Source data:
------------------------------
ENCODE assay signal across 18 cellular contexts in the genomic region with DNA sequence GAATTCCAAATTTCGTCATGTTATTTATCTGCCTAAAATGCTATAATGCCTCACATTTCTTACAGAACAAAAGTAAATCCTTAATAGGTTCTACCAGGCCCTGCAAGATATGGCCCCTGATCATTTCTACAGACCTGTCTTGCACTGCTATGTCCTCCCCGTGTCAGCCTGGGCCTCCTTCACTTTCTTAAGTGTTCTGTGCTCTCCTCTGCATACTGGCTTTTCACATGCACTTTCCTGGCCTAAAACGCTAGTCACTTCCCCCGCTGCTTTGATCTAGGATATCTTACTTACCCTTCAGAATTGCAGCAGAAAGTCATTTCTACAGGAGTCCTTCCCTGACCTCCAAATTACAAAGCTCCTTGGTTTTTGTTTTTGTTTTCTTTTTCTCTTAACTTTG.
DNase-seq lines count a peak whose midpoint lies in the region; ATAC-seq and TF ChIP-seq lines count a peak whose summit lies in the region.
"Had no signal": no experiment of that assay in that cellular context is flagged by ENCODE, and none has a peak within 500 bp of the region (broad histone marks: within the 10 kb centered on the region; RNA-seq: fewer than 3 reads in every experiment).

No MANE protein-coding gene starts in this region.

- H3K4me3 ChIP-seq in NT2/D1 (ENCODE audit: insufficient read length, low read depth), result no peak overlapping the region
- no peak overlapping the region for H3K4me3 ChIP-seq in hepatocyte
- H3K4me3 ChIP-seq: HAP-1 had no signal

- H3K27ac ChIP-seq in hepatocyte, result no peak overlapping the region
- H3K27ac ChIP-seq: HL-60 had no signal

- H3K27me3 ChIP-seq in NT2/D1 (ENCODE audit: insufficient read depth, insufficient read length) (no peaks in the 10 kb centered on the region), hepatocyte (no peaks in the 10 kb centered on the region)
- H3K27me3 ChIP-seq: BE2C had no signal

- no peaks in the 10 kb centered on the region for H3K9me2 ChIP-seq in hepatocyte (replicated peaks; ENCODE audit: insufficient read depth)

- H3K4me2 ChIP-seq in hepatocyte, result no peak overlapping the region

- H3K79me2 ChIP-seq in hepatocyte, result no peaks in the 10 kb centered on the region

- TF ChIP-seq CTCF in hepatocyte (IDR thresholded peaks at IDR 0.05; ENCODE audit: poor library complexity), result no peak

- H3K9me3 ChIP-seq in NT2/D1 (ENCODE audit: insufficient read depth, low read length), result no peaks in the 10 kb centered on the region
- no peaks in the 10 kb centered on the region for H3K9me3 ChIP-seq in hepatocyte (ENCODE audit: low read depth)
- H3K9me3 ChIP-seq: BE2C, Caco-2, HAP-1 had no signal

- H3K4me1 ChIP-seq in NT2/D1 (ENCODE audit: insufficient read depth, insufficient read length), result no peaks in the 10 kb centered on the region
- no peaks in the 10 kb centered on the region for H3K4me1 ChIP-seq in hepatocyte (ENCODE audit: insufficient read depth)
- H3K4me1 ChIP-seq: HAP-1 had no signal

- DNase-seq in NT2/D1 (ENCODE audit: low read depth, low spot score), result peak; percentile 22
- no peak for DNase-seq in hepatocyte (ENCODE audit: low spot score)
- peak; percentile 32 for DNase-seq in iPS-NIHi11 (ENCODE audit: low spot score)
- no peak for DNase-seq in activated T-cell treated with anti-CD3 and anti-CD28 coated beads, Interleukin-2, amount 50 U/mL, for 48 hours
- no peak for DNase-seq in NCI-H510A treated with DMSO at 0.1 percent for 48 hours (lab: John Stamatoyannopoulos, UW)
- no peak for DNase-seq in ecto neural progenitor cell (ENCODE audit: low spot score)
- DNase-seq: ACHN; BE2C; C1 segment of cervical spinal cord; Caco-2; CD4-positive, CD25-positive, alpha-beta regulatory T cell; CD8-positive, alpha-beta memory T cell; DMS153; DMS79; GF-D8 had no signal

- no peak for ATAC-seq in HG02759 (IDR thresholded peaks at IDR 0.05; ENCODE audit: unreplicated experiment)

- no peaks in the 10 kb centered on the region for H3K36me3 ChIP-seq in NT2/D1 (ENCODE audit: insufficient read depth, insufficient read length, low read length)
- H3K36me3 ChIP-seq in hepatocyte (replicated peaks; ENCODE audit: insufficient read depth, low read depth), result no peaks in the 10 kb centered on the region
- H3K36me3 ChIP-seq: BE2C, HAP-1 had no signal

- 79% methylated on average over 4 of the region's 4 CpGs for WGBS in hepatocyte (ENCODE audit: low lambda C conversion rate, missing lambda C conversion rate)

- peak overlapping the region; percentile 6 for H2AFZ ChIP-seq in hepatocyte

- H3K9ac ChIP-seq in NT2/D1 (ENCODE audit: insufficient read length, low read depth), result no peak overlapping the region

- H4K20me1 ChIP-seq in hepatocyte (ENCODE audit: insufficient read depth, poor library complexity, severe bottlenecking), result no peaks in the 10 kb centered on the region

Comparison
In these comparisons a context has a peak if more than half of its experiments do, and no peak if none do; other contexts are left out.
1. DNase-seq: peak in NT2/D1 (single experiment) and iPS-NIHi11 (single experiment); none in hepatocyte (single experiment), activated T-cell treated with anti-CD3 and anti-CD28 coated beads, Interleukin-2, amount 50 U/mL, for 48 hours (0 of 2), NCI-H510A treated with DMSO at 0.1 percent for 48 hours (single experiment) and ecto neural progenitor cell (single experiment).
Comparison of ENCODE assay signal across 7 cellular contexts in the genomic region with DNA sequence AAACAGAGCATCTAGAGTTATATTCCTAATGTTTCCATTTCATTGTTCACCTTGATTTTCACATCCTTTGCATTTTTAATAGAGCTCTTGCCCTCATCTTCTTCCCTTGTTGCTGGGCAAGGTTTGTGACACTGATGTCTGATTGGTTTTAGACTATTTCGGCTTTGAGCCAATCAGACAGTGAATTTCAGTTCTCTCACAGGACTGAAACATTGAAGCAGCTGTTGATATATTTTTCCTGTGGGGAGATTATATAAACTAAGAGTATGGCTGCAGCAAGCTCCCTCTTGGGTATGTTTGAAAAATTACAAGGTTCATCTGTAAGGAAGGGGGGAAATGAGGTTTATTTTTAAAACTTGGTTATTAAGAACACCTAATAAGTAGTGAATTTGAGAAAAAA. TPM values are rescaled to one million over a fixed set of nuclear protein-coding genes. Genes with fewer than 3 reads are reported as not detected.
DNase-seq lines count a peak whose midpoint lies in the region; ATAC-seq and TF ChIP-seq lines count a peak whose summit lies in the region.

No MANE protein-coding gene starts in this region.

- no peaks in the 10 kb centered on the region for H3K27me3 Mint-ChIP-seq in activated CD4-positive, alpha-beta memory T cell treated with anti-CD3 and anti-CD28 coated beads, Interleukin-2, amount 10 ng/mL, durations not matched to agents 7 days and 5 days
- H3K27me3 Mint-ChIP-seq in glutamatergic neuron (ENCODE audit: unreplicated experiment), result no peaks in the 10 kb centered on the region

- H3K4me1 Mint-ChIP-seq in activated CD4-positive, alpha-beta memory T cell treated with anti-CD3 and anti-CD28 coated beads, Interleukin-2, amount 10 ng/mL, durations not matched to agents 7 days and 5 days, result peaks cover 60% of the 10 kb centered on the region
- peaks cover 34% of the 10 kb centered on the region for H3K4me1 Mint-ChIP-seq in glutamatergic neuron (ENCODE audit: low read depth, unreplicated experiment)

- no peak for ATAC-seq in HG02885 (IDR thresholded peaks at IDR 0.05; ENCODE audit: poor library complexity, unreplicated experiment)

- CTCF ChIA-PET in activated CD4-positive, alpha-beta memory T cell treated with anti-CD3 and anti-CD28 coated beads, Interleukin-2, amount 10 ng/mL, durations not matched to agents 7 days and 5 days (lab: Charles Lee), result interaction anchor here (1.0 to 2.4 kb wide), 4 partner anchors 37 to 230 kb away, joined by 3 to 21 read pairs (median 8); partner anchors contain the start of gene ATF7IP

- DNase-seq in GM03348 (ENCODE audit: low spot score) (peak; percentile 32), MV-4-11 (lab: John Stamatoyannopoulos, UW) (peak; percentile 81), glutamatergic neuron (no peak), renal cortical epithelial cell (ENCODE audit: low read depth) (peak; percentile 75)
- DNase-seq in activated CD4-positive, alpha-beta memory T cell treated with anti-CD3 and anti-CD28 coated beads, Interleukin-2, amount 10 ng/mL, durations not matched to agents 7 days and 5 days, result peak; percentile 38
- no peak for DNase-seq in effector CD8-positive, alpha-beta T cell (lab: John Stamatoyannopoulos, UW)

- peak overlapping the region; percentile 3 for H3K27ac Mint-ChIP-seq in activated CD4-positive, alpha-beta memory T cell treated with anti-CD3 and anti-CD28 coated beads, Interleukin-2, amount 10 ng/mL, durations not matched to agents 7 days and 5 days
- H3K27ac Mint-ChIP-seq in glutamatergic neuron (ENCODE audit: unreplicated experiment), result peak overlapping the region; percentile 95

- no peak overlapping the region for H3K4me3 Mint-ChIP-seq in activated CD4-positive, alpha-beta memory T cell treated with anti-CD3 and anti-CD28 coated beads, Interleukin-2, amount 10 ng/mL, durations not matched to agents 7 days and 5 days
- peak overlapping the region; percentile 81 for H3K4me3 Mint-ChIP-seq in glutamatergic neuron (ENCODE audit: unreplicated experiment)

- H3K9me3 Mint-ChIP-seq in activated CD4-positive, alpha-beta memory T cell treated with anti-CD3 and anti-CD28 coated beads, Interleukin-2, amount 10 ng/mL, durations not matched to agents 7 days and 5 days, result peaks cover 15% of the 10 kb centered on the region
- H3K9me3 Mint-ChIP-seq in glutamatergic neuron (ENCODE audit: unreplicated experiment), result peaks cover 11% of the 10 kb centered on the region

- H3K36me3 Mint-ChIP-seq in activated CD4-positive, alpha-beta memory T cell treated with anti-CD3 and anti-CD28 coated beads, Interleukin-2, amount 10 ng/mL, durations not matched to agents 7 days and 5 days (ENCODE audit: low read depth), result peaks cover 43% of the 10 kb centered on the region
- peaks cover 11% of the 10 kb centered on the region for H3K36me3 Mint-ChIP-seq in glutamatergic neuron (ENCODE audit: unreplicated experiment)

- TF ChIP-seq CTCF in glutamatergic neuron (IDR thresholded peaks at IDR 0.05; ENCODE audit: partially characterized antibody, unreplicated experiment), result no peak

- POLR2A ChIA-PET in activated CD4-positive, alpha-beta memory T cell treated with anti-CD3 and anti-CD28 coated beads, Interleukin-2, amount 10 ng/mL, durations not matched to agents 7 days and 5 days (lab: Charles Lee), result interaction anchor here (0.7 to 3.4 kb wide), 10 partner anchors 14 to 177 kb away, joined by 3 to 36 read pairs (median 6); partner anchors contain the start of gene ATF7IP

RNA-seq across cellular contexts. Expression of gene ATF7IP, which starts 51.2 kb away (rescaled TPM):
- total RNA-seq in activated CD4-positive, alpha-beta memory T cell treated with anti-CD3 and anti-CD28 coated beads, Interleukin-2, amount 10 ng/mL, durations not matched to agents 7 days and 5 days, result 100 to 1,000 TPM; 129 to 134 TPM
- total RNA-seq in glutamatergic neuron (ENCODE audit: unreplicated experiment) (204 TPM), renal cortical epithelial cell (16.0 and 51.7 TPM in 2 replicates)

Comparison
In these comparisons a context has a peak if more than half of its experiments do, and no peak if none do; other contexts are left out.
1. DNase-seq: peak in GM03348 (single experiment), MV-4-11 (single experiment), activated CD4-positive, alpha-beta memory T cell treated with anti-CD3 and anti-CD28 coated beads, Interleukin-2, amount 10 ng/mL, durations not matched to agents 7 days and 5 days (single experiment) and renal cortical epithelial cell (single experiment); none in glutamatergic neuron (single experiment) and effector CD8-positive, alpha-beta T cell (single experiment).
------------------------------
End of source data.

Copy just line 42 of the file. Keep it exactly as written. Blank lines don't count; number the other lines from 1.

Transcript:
No MANE protein-coding gene starts in this region.